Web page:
I would say that is the answer of the todays' fellowship. If you work the 12 steps as laid out it in the big book, sobriety will be given. You just have to work on being spiritually fit. The defense against the first drink must come from your higher power and thats exactly what happens when you work the program, you get connected to the power and that power takes care of your issues.
Show him, from your own experience, how the peculiar mental condition surrounding that first drink prevents normal functioning of the will power (Alcoholics Anonymous, Page 92)
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Re: AA In College

Postby Jimmy B. » Sat Feb 23, 2013 3:29 pm

Hey Hucksley,

I'm Jimmy, and I'm an alcoholic.

I definitely understand how hard it can be, being a recovering alcoholic in college. I've only just started my college career, and already I've run into some difficulties. Luckily, the dorms I am living in have provided to me a bit of an advantage, starting this year they have banned alcohol inside of people's rooms, obviously people still find a way but it is still a comforting factor nonetheless. There have been a lot of things I've had to turn down in the past because of alcohol though. Just a couple weeks ago my friend's band was going to play a show in a town a little bit north of our college, and bring some of his friends along. I was invited. I was completely willing to go, and I was getting really excited when I remembered that this group of friends had a bit of a reputation for getting drunk after every show they played. Doubling this, with the fact that I would be spending the night at the drummer's house I decided to stay back. Because I knew that I would potentially be putting my personal sobriety at risk, and I knew where that lead before.

A part of the big book tells us as alcoholics to remove people, places and things that are going to get in the way of our recovery. I know that's not exactly word for word, but I was just paraphrasing. :)

Anyways, as much as it might be a bummer at times to accept this as fact, and know that you are going to have to turn down a number of opportunities to drink again, it was the initial problem drinking that led it to that point. The way I personally deal with it, is I will simply get a clear head, and say to myself, "I have a problem with drinking alcohol, they don't. So for my own sake, and with the help of god, I'm going to turn this down." I promise that with repetition, and reminders like this to yourself every day, it will become much more of a thing you won't even have to think about.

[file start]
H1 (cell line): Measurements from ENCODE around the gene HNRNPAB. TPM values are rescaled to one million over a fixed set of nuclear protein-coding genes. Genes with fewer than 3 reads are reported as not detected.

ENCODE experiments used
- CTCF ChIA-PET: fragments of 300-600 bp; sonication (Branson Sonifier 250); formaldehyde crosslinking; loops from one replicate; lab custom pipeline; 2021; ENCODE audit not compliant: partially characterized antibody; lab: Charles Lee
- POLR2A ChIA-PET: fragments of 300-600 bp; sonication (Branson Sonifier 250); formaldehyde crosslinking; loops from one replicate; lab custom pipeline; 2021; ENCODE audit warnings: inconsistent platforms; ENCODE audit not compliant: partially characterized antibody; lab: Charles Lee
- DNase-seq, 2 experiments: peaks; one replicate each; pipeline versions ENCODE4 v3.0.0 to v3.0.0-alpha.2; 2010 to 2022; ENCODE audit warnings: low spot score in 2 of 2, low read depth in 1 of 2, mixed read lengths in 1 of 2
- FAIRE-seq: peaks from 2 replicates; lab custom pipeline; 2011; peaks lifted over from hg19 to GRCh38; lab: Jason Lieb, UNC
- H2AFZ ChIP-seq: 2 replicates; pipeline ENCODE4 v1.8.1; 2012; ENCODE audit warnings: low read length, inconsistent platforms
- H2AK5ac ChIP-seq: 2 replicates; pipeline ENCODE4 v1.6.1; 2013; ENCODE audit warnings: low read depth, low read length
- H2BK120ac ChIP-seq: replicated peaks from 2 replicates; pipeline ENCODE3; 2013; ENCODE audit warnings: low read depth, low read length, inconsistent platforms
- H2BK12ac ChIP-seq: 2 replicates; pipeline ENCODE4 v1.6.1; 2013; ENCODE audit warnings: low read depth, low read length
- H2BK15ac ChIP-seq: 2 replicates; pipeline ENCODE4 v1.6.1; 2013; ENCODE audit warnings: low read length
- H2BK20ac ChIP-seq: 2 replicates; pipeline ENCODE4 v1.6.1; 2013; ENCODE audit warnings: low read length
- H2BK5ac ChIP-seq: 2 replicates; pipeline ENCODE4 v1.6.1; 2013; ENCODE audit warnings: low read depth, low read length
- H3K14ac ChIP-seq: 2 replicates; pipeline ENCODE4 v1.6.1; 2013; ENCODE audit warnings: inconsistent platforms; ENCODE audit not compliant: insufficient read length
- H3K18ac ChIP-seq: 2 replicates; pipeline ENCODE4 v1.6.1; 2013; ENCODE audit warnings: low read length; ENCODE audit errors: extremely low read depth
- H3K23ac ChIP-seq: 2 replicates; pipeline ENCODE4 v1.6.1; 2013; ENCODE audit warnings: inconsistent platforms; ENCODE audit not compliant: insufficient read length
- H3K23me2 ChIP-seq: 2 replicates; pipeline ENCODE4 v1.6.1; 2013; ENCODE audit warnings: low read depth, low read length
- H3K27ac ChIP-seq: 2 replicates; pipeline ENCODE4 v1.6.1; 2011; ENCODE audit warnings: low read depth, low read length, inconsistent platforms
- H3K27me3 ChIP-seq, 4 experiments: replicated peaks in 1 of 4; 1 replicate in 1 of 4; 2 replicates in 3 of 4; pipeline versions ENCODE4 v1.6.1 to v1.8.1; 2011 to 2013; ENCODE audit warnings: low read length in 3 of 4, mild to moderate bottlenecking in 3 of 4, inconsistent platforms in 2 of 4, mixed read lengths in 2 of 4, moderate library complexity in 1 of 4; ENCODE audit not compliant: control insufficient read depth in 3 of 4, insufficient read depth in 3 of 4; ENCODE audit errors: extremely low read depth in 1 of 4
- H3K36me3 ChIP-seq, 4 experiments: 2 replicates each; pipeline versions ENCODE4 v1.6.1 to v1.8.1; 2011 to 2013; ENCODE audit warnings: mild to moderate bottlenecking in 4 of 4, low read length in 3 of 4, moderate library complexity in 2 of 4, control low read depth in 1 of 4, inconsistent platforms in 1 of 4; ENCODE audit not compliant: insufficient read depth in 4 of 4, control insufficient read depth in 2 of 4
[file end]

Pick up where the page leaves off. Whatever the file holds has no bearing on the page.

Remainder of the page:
Also, I don't know how 'program-centric' you are, but if you own a copy of the big book I would suggest reading Chapter 3: More About Alcoholism. It really helps me in those times I feel tempted by drink, and gives me an opportunity to really weigh my options and to get out of my own alcoholic mind. Here's just a small excerpt that came to mind when I was reading the bottom paragraph of your post.

We alcoholics are men and women who have lost the ability to control our drinking. We know that no real alcoholic ever recovers control. All of us felt at times that we were regaining control, but such inter- vals—usually brief—were inevitably followed by still less control, which led in time to pitiful and incompre- hensible demoralization. We are convinced to a man that alcoholics of our type are in the grip of a progres- sive illness. Over any considerable period we get worse, never better.


You can find the rest of the chapter here if you want to read more into it -- http://www.aa.org/bigbookonline/en_bigbook_chapt3.pdf

I really hope this helps, if you want to talk more, feel free to shoot me a message. I'm more than willing to help you out, or even just talk!
My AA Birthday: December 6th 2011

Still taking things One Day at a Time.
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Re: AA In College

Postby avaneesh912 » Sun Feb 24, 2013 8:46 am

A part of the big book tells us as alcoholics to remove people, places and things that are going to get in the way of our recovery. I know that's not exactly word for word, but I was just paraphrasing.


Actually it tells you exactly the opposite:

We meet these conditions every day. An alcoholic who cannot meet them, still has an alcoholic mind; there is something the matter with his spiritual status. His only chance for sobriety would be some place like the Greenland Ice Cap, and even there an Eskimo might turn up with a bottle of scotch and ruin everything! Ask any woman who has sent her husband to distant places on the theory he would escape the alcohol problem.

Burn the idea into the consciousness of every man that he can get well regardless of anyone. The only condition is that he trust in God and clean house.
Show him, from your own experience, how the peculiar mental condition surrounding that first drink prevents normal functioning of the will power (Alcoholics Anonymous, Page 92)